Plant hunting has been the subject of criticism, for its Eurocentric and colonialist past and also attracted description as piracy and theft. This in turn has led to the creation of the Convention on Biologiocal Diversity and the Convention on International Trade in Endangered Species (CITES) to ensure that those countries from which the plants originated also benefit. also the wealth that created the opportunities for European nations to mount major expeditions came partly from slavery, while a number of early plant collectors were missionaries, such as Matteo Ricci, an Italian Jesuit priest who arrived in China in 1582. Other collectors were diplomats and merchants who supplied the great European gardens.[15] Plant hunting was not necessarily entirely exploitative, as many used the opportunities to also explore, understand and learn from local cultures, such as Maria Sibylla (1647 – 1717), a German naturalist who worked in the Dutch colonies of South America, and David Douglas (1799 – 1834), perhaps best known for following up on Lewis and Clark's discoveries and for the Douglas Fir (Pseudotsuga menziesii).[16] Other criticisms relate to failure to acknowledge the considerable contribution of local collaborators. Again, there were exceptions such as Sherriff and Ludlow who worked in the Himalayas in the 1930s and 1940s.[17]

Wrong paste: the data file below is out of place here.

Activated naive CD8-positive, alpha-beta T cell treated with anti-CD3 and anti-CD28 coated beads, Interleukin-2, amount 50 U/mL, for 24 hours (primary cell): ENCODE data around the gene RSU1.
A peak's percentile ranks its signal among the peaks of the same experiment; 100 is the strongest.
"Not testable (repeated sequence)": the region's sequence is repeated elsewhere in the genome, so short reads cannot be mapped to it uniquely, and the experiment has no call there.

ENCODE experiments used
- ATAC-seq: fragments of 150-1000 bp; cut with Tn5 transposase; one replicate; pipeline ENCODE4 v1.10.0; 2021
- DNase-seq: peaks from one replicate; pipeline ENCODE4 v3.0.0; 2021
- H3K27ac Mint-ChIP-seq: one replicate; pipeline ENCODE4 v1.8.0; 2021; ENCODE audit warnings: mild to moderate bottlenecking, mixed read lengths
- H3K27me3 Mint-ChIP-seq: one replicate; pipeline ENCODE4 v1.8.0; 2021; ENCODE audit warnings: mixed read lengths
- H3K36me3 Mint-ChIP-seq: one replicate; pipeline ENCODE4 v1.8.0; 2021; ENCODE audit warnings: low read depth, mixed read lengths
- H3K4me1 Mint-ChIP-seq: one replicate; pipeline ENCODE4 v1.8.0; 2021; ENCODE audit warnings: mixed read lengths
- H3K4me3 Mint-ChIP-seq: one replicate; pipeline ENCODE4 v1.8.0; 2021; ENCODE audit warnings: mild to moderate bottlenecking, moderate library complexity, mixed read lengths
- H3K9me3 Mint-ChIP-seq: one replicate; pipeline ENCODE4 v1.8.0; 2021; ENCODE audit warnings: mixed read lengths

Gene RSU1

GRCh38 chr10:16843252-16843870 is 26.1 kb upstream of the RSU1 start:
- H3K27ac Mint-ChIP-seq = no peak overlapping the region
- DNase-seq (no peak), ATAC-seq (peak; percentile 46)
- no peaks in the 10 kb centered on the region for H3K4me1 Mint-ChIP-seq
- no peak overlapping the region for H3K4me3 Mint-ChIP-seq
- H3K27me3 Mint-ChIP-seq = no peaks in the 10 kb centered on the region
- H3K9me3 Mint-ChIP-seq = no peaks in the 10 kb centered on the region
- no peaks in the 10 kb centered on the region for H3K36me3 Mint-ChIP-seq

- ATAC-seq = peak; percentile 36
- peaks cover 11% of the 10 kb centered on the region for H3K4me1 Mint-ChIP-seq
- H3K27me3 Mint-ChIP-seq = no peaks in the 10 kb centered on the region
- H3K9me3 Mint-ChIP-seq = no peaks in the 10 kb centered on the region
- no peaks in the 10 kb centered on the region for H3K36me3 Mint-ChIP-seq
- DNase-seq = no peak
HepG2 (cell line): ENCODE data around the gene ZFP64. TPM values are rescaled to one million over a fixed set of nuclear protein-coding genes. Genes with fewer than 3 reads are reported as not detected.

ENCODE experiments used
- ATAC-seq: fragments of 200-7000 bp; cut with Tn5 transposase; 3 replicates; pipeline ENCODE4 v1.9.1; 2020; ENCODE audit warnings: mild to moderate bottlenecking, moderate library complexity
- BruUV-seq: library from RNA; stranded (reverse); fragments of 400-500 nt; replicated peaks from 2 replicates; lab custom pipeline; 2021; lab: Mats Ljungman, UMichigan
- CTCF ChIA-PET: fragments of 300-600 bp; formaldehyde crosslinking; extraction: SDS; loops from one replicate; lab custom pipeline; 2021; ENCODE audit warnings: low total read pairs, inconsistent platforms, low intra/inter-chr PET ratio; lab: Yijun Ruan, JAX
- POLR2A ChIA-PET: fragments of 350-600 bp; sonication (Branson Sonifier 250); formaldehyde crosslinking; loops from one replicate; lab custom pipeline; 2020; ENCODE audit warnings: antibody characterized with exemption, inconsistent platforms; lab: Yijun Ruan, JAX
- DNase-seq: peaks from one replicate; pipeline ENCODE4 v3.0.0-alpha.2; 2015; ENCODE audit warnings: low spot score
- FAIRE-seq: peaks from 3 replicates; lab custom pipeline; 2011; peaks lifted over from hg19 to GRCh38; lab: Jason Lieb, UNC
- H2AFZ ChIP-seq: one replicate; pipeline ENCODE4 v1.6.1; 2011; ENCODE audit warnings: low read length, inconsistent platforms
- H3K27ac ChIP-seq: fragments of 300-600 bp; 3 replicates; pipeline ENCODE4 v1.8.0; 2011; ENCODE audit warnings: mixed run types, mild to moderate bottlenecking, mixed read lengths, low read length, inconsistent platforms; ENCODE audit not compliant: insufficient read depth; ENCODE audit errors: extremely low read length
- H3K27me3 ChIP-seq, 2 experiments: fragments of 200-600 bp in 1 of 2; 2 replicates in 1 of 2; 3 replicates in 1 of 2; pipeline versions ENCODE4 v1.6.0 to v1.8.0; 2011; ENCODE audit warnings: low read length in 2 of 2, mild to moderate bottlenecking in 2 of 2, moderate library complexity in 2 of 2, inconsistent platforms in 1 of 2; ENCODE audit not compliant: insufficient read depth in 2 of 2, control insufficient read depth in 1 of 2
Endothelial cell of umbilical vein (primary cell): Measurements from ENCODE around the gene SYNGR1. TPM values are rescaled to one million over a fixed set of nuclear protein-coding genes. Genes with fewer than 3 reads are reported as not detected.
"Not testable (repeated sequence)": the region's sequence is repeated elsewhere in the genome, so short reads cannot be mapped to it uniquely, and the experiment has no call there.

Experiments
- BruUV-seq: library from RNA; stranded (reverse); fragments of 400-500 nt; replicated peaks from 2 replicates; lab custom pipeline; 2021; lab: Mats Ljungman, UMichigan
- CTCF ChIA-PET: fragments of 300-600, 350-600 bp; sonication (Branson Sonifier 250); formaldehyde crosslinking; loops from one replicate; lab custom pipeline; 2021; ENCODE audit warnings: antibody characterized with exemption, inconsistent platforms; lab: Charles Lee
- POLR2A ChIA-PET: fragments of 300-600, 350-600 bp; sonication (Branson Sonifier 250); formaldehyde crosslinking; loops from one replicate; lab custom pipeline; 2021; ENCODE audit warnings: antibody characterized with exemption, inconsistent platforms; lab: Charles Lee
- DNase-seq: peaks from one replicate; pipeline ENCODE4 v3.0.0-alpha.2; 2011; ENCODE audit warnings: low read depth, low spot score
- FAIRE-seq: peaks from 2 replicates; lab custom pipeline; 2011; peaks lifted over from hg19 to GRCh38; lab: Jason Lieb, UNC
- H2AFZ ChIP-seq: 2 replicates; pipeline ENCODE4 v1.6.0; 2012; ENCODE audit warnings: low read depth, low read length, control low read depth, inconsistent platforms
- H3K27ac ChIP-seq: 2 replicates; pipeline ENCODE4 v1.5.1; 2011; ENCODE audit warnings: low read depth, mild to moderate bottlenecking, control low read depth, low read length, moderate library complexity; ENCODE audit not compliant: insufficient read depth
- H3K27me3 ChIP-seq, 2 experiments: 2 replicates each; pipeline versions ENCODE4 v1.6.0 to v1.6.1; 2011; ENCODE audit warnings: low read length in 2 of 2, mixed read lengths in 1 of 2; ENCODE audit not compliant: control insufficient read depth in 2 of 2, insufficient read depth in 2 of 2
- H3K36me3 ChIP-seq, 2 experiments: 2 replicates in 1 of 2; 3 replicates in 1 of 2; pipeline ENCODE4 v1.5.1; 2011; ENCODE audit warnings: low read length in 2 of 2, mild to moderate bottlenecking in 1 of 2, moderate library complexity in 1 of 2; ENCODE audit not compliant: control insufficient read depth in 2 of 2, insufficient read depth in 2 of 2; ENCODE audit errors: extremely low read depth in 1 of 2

See also